Friday, October 8, 2010
Romanian art and the financial crisis
Bucharest is not conducive to thinking and blogging. Too many distractions (TV, Museums and bookshops) and too little space in the flat. Wednesday we visited the National Gallery – for about the third time – and it did this time open my eyes. Not only to the Grigorescu paintings which I had previously overlooked – but also other 19th century artists such as Theodor Aman and Ion Andreescu. Josef Iser and Sam Muetzner are also intersting examples of mid 20th century painters.
Another reason for my recent blog silence is that I have been trying to understand the latest financial catastrophe which has overtaken our economic system – realising that Marxism had much more offer to offer than I had thought. Let me qualify that – I always realised that Marxist analysis was superior to any other but could not go along with the simplistic prescriptions associated with that. Karl Popper was the guy who put me on the pluralist path. In the last few weeks I have rattled through David Harvey’s Enigma of Capitaland Robert Peston’s Who Runs Britain?Each complements the other. The first book supplies the long-term and more abtract perspective. Surplus capital always requires innovation to restore profits – whether from immigration, privatisation, out-sourcing etc. And Peston – as the BBC financial correspondent – shows us how it all works in practice (eg the story of Marks and Spencers)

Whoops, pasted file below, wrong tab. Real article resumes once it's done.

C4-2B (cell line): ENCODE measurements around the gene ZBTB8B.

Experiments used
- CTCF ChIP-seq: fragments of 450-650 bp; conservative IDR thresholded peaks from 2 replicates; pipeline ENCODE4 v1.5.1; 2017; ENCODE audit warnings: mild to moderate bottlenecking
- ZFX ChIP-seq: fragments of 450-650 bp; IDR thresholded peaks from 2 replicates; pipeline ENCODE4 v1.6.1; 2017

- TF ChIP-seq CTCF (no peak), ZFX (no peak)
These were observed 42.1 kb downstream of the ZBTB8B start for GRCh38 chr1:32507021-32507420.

And am looking forward to Arrighi’s theoretical tour de force Adam Smith in Beijing when I return shortly to cold Sirnea.
Yesterday I came across a very useful publication about the Future of bankingwhich offers an overdue consumer's view of the crisis and what should be done. Finally an article which exposes the corruption of the economics profession in the USA
The painting is a Grigorescu.